Departing Tel Aviv and its skyscrapers.

Driving through the older city of Jaffa.

A granary in the desert.

Traffic through the Negev.

An actual Bedouin village of metal shacks.

...And then Easter Island seemed to appear in the middle of the desert.  I still have no idea what this is or what it symbolizes.  Everybody on the bus looked up and stared at it while we passed by, but we never got an explanation.

 Camels at the tourist "Bedouin village."

Sample Bedouin tent

Team Shlomo hangs out around the not-yet-lit campfire and gets settled in the tent.

Preparing to eat Bedouin food. [taken by Natalie Nissan]

Bedouin table/platter. [taken by Stephanie Sherwood]

Team Shlomo gathers to hear about Bedouin culture. [taken by Natalie Nissan]

Nighttime camels.

Our Bedouin complex lights up the desert.

As the evening drew to a close, we gathered around the campfire outside our tent, and I presented the song I had written earlier in the day about floating in the ocean.  Several of my friends had seen me writing in my journal throughout the trip and often asked whether I was coming up with new music, curious to know what I would write, so on the ride into the Negev I took inspiration from our time in the Mediterranean and wrote a song about the buoyant experience we'd had, both in the literal sense and as a metaphor for our time in Israel as a group.  I got the group to snap along with me to the beat as I sang a cappella, and by the third go-round of the chorus, they began to join in with me.  I got the group to repeat this two more times at the end so that everyone would feel comfortable joining in and then brought it to a close, followed by a great ovation.  I was really moved by how much they appreciated the piece.  I had to bow twice before the applause finally died down, and then for the rest of the evening I received personal congratulations on it.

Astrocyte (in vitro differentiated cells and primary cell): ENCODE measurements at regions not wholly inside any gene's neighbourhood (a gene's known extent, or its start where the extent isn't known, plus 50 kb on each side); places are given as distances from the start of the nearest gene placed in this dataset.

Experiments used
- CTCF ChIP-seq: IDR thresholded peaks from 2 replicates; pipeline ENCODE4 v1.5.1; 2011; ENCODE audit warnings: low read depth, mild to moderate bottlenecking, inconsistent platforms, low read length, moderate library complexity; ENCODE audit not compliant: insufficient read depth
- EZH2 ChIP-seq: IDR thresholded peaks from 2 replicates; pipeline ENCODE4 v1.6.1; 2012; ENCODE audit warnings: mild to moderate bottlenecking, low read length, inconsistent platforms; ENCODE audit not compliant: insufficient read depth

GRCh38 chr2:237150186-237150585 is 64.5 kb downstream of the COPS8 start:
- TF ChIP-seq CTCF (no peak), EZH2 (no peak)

Embracing the outdoor atmosphere, I journeyed back into the desert with several other people, at first stopping where we had before to scream, and gaze at the stars, and then continuing with two other friends to the top of the nearby hill.  Along the ridge, the sky was colored purple from distant light pollution, and I think we'd hoped to see a small city on the other side, but the hill just plateaued, and the dark vista continued to the horizon.

Building on the moment, one of my peers in the group presented a rap he'd been working on later in the evening, accompanied by the deft beatboxing talents of Nadav, which received an equally stirring ovation.  Sensing the end of the trip, everyone hung out around the campfire, soaking in the moment and the time we had together as long as they could until sleep deprivation finally caught up with them.  For my part, I felt the day was not nearly as strenuous as those before, and I found myself awake, without need for sleep until nearly 1AM, all the while knowing I would want the rest later, after another early morning and long day of hiking and sight-seeing.

Adrian Bridges & The Solo Ensemble perform "Floatin'," first heard at the Bedouin campfire.  Pictures compiled from the members of Team Shlomo in Israel: